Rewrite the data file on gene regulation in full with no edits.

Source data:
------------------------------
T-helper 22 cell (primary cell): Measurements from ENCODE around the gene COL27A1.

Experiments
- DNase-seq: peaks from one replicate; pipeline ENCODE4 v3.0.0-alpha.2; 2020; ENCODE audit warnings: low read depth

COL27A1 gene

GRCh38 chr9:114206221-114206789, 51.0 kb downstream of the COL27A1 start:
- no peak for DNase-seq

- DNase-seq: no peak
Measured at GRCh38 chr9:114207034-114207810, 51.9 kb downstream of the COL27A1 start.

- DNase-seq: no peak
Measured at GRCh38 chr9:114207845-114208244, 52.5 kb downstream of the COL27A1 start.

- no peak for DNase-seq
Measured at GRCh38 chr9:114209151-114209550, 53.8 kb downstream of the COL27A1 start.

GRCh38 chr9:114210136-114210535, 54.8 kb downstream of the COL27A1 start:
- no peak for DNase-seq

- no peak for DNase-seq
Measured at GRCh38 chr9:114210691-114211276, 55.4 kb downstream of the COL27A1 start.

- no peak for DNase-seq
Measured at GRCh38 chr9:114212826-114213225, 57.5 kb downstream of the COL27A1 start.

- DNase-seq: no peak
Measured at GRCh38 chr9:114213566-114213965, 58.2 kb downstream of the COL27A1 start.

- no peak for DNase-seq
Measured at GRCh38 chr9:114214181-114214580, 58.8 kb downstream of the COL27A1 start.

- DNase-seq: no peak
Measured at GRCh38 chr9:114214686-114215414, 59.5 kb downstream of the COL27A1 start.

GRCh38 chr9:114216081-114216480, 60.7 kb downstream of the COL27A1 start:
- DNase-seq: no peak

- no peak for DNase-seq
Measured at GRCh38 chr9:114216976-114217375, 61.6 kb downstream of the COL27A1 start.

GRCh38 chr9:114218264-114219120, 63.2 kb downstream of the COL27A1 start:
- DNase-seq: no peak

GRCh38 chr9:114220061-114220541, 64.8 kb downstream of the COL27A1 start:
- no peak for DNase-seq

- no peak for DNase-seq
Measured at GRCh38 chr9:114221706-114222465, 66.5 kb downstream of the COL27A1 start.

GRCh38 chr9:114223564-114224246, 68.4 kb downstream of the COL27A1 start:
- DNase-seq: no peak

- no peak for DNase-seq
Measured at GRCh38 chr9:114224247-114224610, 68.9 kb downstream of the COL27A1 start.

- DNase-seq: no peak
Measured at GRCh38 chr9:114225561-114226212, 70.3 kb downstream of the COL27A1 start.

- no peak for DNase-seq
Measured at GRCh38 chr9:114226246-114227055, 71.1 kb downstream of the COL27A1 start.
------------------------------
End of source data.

T-helper 22 cell (primary cell): Measurements from ENCODE around the gene COL27A1.

Experiments
- DNase-seq: peaks from one replicate; pipeline ENCODE4 v3.0.0-alpha.2; 2020; ENCODE audit warnings: low read depth

COL27A1 gene

GRCh38 chr9:114206221-114206789, 51.0 kb downstream of the COL27A1 start:
- no peak for DNase-seq

- DNase-seq: no peak
Measured at GRCh38 chr9:114207034-114207810, 51.9 kb downstream of the COL27A1 start.

- DNase-seq: no peak
Measured at GRCh38 chr9:114207845-114208244, 52.5 kb downstream of the COL27A1 start.

- no peak for DNase-seq
Measured at GRCh38 chr9:114209151-114209550, 53.8 kb downstream of the COL27A1 start.

GRCh38 chr9:114210136-114210535, 54.8 kb downstream of the COL27A1 start:
- no peak for DNase-seq

- no peak for DNase-seq
Measured at GRCh38 chr9:114210691-114211276, 55.4 kb downstream of the COL27A1 start.

- no peak for DNase-seq
Measured at GRCh38 chr9:114212826-114213225, 57.5 kb downstream of the COL27A1 start.

- DNase-seq: no peak
Measured at GRCh38 chr9:114213566-114213965, 58.2 kb downstream of the COL27A1 start.

- no peak for DNase-seq
Measured at GRCh38 chr9:114214181-114214580, 58.8 kb downstream of the COL27A1 start.

- DNase-seq: no peak
Measured at GRCh38 chr9:114214686-114215414, 59.5 kb downstream of the COL27A1 start.

GRCh38 chr9:114216081-114216480, 60.7 kb downstream of the COL27A1 start:
- DNase-seq: no peak

- no peak for DNase-seq
Measured at GRCh38 chr9:114216976-114217375, 61.6 kb downstream of the COL27A1 start.

GRCh38 chr9:114218264-114219120, 63.2 kb downstream of the COL27A1 start:
- DNase-seq: no peak

GRCh38 chr9:114220061-114220541, 64.8 kb downstream of the COL27A1 start:
- no peak for DNase-seq

- no peak for DNase-seq
Measured at GRCh38 chr9:114221706-114222465, 66.5 kb downstream of the COL27A1 start.

GRCh38 chr9:114223564-114224246, 68.4 kb downstream of the COL27A1 start:
- DNase-seq: no peak

- no peak for DNase-seq
Measured at GRCh38 chr9:114224247-114224610, 68.9 kb downstream of the COL27A1 start.

- DNase-seq: no peak
Measured at GRCh38 chr9:114225561-114226212, 70.3 kb downstream of the COL27A1 start.

- no peak for DNase-seq
Measured at GRCh38 chr9:114226246-114227055, 71.1 kb downstream of the COL27A1 start.